The Florida Honda Owner's Guide to Brake Pads

If you've lived in central Florida for any length of time, you know that the local weather conditions can do a number on your Honda's brakes. Brake pads in particular take a beating due to the intense heat and humidity. As a result, you'll need to replace your brake pads more frequently than residents of states with more mild climates. Here's a quick overview of everything you need to know about brake pad replacement and upkeep.

What Are Brake Pads?

Brake pads are rectangular chunks of material that sit between the calipers and the rotors. When you hit the brake pedal, a piston inside the caliper presses the pads against the rotors. There are three types of pads on the market: semi-metallic, organic and ceramic. Sooner or later, pads wear down to the point where they can't adequately slow down your vehicle and must be replaced.

Signs That Your Pads Are Bad

If your pads have less than a quarter of an inch of material, it's time to replace them. Common symptoms of failing pads include squealing noises when braking, pedal vibration or pulsation and excessive pedal travel when coming to a complete stop. While some of these symptoms can be caused by old brake fluid or warped rotors, lousy pads are the most likely culprits.

Choosing New Brake Pads for Your Honda Civic

When the time comes to replace your pads, you'll need to carefully peruse the available options and pick the best hardware for the job. Any pads that you purchase should meet OEM Honda specifications if you want to achieve the best results. Check your Civic's VIN for the country of origin (i.e. Japan vs the United States) to ensure that your pads fit properly.

How to Replace Brake Pads From Start to Finish

Replacing a Honda Civic's brake pads isn't particularly difficult. If you have decent upper body strength and a few simple tools, you can swap out front or rear brake pads in under an hour.

Assemble Your Tools and Hardware

To change your pads safely, you'll need a solid floor jack and a few jack stands. You'll also need a decent tire iron, a breaker bar or a tire iron, a set of sockets and a C-clamp. As far as fluids and lubricants are concerned, you'll need at least one aerosol can of brake cleaner, some caliper grease and some silicone brake grease.

Loosen the Lug Nuts and Raise the Vehicle

Begin by jacking up your Honda slightly so that the tires are still making contact with the ground. Loosen the lug nuts so that they can be turned by hand. Next, raise the vehicle entirely and place jack stands underneath the appropriate support points behind or in front of the wheels. Finally, remove the tires and set them aside.

Remove the Calipers and Pads

In order to slide off the calipers, you'll need to loosen the upper and lower carriage bolts. With those out of the way, you can use a screwdriver to compress the piston and lift the caliper up and away from the rotor. Be sure to support the caliper using a piece of wire or rope and pry out the old pads.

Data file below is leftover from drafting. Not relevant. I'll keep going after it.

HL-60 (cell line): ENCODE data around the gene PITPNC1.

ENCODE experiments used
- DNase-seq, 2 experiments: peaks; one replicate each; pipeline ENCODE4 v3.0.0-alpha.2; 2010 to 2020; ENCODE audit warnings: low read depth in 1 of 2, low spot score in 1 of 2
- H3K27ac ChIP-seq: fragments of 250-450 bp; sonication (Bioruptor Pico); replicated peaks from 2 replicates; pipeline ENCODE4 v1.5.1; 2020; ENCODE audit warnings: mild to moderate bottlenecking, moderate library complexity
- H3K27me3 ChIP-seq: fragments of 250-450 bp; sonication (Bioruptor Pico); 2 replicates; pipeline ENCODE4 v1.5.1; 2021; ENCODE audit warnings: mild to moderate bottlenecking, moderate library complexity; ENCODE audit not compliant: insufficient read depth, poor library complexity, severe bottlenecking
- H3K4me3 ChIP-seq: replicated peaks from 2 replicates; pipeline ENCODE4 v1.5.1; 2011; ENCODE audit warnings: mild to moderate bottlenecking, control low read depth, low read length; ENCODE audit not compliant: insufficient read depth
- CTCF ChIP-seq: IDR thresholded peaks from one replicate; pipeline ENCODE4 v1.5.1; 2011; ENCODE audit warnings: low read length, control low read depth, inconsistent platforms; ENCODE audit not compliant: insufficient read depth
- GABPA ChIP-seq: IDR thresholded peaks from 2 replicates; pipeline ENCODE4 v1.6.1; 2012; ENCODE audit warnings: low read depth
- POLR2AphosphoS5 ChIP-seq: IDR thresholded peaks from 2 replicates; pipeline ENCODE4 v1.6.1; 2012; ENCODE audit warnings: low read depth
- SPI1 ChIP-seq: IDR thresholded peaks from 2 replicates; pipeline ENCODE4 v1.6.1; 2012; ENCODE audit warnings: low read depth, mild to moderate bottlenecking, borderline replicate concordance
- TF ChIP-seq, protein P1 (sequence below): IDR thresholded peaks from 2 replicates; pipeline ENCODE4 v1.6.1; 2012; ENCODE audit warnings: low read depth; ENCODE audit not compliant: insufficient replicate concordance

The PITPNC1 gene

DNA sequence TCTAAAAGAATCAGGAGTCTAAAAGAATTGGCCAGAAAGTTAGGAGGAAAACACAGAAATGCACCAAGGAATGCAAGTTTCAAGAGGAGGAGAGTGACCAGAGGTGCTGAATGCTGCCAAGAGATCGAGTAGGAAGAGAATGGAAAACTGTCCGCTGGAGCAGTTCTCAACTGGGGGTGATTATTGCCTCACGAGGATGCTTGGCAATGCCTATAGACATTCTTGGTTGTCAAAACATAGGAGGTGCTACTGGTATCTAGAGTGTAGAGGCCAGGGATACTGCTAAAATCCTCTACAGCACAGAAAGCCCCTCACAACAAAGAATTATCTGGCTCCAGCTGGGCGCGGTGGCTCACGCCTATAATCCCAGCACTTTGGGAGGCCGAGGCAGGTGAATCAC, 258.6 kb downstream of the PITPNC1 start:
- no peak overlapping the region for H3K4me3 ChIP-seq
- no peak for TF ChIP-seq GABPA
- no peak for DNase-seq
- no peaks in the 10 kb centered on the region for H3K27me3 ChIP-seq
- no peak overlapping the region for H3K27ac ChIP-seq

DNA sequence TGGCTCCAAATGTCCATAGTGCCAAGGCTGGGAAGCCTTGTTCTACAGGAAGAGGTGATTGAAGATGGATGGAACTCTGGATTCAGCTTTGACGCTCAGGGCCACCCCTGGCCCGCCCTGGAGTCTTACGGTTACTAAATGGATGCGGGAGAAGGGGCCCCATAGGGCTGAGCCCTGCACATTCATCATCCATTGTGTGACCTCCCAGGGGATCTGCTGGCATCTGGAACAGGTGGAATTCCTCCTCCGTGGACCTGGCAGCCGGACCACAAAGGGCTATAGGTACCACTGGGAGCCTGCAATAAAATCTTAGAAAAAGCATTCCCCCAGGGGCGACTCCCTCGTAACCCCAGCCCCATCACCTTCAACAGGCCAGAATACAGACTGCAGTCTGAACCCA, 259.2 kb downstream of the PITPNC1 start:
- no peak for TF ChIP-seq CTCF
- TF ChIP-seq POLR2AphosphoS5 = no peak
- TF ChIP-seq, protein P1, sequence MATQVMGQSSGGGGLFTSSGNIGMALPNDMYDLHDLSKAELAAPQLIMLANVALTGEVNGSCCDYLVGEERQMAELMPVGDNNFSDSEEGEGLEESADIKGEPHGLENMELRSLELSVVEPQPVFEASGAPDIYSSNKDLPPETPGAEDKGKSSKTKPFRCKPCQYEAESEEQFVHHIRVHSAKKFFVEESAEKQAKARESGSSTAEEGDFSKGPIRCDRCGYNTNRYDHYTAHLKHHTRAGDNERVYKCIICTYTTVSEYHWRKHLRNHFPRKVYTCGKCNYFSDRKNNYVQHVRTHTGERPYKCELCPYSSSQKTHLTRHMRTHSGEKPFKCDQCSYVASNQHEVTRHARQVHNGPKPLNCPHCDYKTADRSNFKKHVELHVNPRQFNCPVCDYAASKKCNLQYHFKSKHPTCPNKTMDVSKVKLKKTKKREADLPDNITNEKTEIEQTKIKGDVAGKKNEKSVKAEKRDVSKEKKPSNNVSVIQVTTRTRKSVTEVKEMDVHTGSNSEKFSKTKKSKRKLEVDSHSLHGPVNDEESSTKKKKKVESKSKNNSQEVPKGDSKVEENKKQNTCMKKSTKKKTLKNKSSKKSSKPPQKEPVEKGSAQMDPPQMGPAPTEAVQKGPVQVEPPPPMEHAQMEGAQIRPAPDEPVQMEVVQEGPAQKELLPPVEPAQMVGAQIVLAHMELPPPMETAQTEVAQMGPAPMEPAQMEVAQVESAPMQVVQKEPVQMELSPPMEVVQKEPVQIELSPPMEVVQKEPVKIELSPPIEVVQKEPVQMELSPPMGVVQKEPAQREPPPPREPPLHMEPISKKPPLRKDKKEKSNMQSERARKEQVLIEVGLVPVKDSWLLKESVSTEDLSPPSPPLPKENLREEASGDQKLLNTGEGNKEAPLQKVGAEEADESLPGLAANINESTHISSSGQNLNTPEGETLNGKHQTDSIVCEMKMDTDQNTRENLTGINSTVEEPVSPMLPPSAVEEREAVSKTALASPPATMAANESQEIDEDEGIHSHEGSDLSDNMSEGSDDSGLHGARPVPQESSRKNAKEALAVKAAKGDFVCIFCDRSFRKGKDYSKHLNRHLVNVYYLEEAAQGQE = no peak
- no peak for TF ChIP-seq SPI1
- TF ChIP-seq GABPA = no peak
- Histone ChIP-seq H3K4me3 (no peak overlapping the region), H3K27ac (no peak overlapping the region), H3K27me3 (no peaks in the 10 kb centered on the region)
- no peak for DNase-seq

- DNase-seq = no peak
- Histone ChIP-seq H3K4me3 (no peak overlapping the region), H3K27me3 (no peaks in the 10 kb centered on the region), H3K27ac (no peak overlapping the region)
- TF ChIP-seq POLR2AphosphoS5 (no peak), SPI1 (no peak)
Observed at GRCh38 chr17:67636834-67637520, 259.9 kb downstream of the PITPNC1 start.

Install the New Brake Pads

Brake pads are held in place by the calipers themselves. Most brake pad sets come with metal shims called anti-squeal bars that are positioned at the tops and bottoms of the pads themselves. Make sure that your anti-squeal clips are installed securely on the pads and slide the assemblies into place. Apply a small amount of silicone lubricant to each pad's outer surface.

Reattach the Calipers

Before you can slide the calipers over the new pads, you'll need to use a large C-clamp to push the caliper pistons back into their housings. Go slowly to avoid damaging internal seals. Apply a fresh layer of caliper grease to the carriage bolts and tighten them up. Make sure that the calipers are properly seated before proceeding any further.

Bleed the Brake Fluid

Over time, the brake fluid in your Honda Civic accumulates moisture and breaks down. That's why it's a good idea to bleed the fluid to avoid spongy brake pedal response and vibration. Attach a hose to the bleed valve on the back of each caliper and have an assistant pump the brakes to purge the system of old fluid.

Reattach the Tires

Slide the tires onto the wheel studs and tighten each lug nut by hand using a star pattern. Next, lower the jack until both tires are touching the ground but not supporting the weight of the vehicle. Tighten the lug nuts with a tire iron using a star pattern. Finally, lower the vehicle completely and tighten each lug nut one last time.

Installation Tips Worth Remembering

If your Civic's brake pads haven't been changed in awhile, you may find it difficult to remove the lug nuts. Spray them with a penetrating oil like PB Blaster and let the nuts soak overnight if they're not budging. While you're at it, spray the bleed valves on the calipers with penetrating oil to remove rust deposits that can result in broken needles. Buy a decent torque wrench to take the guesswork out of tightening lug nuts and caliper carriage bolts.

Making Your Civic's Pads Go the Distance

Quality OEM brake pads last an average of 50,000 miles under ordinary circumstances. You can make them last longer by modifying your driving behavior. First off, try to avoid hard stops during the first few hundred miles driven after installing new pads. Increasing your following distance will save you from having to brake suddenly. Lastly, make sure to have your steering aligned regularly to avoid uneven pad wear.

Finding High-Quality Pads for Your Civic

Honda Civic owners in the greater Vero Beach area and beyond have a lot of choices when it comes to buying genuine OEM brake pads. Savvy drivers rely on for their replacement hardware. Visit us at our flagship Vero Beach location or online to source the finest OEM Honda parts that money can buy. From selection to price to customer service, we offer the complete package to our loyal clientele.